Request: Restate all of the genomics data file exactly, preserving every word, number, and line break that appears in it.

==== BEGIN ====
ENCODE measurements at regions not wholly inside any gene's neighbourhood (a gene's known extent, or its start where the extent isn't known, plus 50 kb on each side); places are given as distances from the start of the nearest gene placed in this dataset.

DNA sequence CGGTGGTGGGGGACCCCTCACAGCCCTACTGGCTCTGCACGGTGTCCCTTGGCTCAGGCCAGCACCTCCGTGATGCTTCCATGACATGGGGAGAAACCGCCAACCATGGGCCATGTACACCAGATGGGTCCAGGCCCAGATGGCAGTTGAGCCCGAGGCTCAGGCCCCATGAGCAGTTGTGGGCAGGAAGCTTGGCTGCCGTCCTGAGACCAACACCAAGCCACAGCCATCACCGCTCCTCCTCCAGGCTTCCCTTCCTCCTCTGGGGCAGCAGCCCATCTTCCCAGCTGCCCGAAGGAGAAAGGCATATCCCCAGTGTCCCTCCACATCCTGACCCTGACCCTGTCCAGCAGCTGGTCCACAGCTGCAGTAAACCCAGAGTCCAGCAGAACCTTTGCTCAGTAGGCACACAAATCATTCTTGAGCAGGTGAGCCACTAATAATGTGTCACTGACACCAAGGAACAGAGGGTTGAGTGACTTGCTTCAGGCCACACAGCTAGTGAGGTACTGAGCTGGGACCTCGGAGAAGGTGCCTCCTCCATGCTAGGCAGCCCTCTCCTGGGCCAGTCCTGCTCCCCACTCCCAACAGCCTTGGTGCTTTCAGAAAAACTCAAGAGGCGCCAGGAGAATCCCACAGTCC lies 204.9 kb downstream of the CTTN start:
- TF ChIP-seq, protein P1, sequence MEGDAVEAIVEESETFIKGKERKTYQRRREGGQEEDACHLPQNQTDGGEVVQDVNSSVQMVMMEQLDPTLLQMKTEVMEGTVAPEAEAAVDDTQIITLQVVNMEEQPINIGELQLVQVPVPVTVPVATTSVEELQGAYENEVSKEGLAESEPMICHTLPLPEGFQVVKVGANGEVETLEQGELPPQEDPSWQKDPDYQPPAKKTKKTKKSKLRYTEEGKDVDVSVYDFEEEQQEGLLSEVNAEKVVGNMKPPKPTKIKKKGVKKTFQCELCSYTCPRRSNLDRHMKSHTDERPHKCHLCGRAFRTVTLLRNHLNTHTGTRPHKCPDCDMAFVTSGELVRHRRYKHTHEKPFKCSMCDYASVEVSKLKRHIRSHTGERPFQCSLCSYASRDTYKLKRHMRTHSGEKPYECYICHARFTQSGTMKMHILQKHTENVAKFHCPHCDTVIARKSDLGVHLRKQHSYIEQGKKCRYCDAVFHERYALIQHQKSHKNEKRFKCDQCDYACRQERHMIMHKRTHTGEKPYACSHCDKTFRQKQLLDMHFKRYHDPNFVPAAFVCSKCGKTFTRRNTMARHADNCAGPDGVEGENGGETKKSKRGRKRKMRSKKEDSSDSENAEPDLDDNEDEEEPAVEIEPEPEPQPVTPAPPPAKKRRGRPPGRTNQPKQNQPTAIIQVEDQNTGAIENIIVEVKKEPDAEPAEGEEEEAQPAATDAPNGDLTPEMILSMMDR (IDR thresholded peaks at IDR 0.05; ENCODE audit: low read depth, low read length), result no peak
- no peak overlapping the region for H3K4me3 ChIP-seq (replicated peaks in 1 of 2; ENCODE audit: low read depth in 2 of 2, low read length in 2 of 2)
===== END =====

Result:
ENCODE measurements at regions not wholly inside any gene's neighbourhood (a gene's known extent, or its start where the extent isn't known, plus 50 kb on each side); places are given as distances from the start of the nearest gene placed in this dataset.

DNA sequence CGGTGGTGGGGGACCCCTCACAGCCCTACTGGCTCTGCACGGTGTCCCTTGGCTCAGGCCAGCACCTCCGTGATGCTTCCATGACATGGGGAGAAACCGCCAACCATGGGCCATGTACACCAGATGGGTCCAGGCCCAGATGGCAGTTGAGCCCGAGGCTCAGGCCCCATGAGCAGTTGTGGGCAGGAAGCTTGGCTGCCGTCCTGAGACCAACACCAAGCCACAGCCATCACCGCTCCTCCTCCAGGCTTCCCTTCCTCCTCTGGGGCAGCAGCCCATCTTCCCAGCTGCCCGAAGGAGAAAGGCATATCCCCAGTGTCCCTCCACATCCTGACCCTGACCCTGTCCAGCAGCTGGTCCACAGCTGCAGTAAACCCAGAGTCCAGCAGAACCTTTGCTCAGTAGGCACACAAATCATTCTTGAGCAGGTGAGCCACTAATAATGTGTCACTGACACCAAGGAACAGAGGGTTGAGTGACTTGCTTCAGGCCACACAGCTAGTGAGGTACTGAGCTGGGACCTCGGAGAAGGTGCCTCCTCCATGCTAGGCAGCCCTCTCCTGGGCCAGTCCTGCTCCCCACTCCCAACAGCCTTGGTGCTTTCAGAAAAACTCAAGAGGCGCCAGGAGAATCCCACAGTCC lies 204.9 kb downstream of the CTTN start:
- TF ChIP-seq, protein P1, sequence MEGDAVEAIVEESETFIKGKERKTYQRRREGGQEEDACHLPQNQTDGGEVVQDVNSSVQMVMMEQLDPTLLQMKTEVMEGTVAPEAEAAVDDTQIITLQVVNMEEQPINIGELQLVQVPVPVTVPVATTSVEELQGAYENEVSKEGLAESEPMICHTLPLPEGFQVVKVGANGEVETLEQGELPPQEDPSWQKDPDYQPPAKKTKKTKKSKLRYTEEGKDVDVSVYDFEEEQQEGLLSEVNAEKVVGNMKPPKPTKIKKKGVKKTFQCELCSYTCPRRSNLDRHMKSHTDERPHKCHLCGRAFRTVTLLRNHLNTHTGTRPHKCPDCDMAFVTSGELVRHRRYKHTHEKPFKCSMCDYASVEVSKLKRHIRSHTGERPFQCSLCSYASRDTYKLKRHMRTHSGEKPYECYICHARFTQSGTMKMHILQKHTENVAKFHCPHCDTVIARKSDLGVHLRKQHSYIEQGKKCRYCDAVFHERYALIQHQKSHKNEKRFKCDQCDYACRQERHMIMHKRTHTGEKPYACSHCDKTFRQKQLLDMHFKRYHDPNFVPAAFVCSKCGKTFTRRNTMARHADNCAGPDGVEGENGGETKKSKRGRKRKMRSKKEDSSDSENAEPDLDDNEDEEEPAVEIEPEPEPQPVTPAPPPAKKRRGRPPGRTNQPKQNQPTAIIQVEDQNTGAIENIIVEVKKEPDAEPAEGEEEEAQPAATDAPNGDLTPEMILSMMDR (IDR thresholded peaks at IDR 0.05; ENCODE audit: low read depth, low read length), result no peak
- no peak overlapping the region for H3K4me3 ChIP-seq (replicated peaks in 1 of 2; ENCODE audit: low read depth in 2 of 2, low read length in 2 of 2)